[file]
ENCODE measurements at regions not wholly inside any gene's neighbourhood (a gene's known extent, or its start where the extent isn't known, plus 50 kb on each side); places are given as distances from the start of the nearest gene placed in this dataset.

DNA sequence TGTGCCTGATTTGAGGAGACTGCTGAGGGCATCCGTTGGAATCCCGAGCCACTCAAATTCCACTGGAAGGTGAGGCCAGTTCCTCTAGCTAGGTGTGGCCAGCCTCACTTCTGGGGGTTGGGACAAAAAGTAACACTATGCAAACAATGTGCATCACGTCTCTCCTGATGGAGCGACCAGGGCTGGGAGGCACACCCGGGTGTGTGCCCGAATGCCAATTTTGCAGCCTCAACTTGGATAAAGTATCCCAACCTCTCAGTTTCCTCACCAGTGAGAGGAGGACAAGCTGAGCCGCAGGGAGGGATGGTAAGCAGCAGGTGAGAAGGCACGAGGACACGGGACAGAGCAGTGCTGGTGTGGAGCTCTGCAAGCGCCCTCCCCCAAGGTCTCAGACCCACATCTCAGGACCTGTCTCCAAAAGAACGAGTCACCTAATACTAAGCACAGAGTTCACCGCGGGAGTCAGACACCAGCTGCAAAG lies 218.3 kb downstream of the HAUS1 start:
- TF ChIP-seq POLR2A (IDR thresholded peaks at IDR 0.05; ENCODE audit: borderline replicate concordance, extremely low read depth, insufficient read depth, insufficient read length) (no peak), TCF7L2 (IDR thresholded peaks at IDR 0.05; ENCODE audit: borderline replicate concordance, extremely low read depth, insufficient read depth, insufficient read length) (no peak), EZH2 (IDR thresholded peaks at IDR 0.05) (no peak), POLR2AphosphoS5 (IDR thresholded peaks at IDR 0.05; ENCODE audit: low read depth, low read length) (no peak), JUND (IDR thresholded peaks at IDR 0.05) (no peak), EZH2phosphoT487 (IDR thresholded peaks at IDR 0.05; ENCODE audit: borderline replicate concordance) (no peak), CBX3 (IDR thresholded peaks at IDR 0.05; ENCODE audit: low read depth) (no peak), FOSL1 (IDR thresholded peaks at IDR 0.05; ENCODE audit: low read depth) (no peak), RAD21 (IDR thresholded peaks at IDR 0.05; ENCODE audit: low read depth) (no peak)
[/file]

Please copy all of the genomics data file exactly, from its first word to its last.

ENCODE measurements at regions not wholly inside any gene's neighbourhood (a gene's known extent, or its start where the extent isn't known, plus 50 kb on each side); places are given as distances from the start of the nearest gene placed in this dataset.

DNA sequence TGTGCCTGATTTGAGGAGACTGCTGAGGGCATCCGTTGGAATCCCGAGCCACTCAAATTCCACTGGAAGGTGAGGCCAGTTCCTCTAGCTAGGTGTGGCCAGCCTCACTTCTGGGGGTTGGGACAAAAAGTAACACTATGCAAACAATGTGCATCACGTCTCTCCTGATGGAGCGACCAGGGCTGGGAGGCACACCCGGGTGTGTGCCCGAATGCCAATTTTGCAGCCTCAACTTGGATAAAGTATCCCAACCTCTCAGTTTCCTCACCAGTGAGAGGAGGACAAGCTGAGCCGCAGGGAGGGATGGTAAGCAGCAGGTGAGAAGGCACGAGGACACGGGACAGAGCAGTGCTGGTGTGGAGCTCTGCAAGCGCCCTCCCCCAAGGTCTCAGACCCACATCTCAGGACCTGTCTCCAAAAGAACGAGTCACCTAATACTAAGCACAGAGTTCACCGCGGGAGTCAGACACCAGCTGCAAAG lies 218.3 kb downstream of the HAUS1 start:
- TF ChIP-seq POLR2A (IDR thresholded peaks at IDR 0.05; ENCODE audit: borderline replicate concordance, extremely low read depth, insufficient read depth, insufficient read length) (no peak), TCF7L2 (IDR thresholded peaks at IDR 0.05; ENCODE audit: borderline replicate concordance, extremely low read depth, insufficient read depth, insufficient read length) (no peak), EZH2 (IDR thresholded peaks at IDR 0.05) (no peak), POLR2AphosphoS5 (IDR thresholded peaks at IDR 0.05; ENCODE audit: low read depth, low read length) (no peak), JUND (IDR thresholded peaks at IDR 0.05) (no peak), EZH2phosphoT487 (IDR thresholded peaks at IDR 0.05; ENCODE audit: borderline replicate concordance) (no peak), CBX3 (IDR thresholded peaks at IDR 0.05; ENCODE audit: low read depth) (no peak), FOSL1 (IDR thresholded peaks at IDR 0.05; ENCODE audit: low read depth) (no peak), RAD21 (IDR thresholded peaks at IDR 0.05; ENCODE audit: low read depth) (no peak)